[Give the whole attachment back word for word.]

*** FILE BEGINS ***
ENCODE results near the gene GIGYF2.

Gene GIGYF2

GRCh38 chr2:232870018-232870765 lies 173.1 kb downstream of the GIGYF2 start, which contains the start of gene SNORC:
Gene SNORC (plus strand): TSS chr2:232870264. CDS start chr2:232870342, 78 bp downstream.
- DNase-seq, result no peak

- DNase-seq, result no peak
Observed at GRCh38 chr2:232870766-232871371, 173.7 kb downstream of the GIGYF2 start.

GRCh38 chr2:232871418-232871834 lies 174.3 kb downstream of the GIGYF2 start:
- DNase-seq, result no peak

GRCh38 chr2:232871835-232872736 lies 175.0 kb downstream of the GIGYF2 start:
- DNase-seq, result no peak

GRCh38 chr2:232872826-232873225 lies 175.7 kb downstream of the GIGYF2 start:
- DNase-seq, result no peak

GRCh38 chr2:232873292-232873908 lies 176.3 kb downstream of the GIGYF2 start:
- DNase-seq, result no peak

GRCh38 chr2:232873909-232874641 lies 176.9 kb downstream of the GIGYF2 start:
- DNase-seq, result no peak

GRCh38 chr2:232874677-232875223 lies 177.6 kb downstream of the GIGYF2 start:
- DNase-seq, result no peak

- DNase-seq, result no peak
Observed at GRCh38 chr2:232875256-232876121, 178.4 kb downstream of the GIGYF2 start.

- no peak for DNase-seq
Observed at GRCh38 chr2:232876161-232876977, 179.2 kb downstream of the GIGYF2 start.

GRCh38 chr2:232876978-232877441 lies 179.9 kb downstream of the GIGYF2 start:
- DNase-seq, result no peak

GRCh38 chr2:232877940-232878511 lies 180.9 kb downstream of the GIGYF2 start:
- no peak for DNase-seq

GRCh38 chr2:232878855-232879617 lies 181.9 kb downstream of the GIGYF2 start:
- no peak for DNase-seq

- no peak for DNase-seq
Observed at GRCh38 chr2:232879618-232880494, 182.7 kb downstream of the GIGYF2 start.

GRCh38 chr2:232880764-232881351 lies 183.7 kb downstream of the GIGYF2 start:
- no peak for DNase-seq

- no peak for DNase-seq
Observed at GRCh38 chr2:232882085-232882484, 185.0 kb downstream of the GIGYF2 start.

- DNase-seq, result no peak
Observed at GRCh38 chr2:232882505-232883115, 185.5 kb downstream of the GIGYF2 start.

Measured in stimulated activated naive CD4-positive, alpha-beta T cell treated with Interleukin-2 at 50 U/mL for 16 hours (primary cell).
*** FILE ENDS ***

ENCODE results near the gene GIGYF2.

Gene GIGYF2

GRCh38 chr2:232870018-232870765 lies 173.1 kb downstream of the GIGYF2 start, which contains the start of gene SNORC:
Gene SNORC (plus strand): TSS chr2:232870264. CDS start chr2:232870342, 78 bp downstream.
- DNase-seq, result no peak

- DNase-seq, result no peak
Observed at GRCh38 chr2:232870766-232871371, 173.7 kb downstream of the GIGYF2 start.

GRCh38 chr2:232871418-232871834 lies 174.3 kb downstream of the GIGYF2 start:
- DNase-seq, result no peak

GRCh38 chr2:232871835-232872736 lies 175.0 kb downstream of the GIGYF2 start:
- DNase-seq, result no peak

GRCh38 chr2:232872826-232873225 lies 175.7 kb downstream of the GIGYF2 start:
- DNase-seq, result no peak

GRCh38 chr2:232873292-232873908 lies 176.3 kb downstream of the GIGYF2 start:
- DNase-seq, result no peak

GRCh38 chr2:232873909-232874641 lies 176.9 kb downstream of the GIGYF2 start:
- DNase-seq, result no peak

GRCh38 chr2:232874677-232875223 lies 177.6 kb downstream of the GIGYF2 start:
- DNase-seq, result no peak

- DNase-seq, result no peak
Observed at GRCh38 chr2:232875256-232876121, 178.4 kb downstream of the GIGYF2 start.

- no peak for DNase-seq
Observed at GRCh38 chr2:232876161-232876977, 179.2 kb downstream of the GIGYF2 start.

GRCh38 chr2:232876978-232877441 lies 179.9 kb downstream of the GIGYF2 start:
- DNase-seq, result no peak

GRCh38 chr2:232877940-232878511 lies 180.9 kb downstream of the GIGYF2 start:
- no peak for DNase-seq

GRCh38 chr2:232878855-232879617 lies 181.9 kb downstream of the GIGYF2 start:
- no peak for DNase-seq

- no peak for DNase-seq
Observed at GRCh38 chr2:232879618-232880494, 182.7 kb downstream of the GIGYF2 start.

GRCh38 chr2:232880764-232881351 lies 183.7 kb downstream of the GIGYF2 start:
- no peak for DNase-seq

- no peak for DNase-seq
Observed at GRCh38 chr2:232882085-232882484, 185.0 kb downstream of the GIGYF2 start.

- DNase-seq, result no peak
Observed at GRCh38 chr2:232882505-232883115, 185.5 kb downstream of the GIGYF2 start.

Measured in stimulated activated naive CD4-positive, alpha-beta T cell treated with Interleukin-2 at 50 U/mL for 16 hours (primary cell).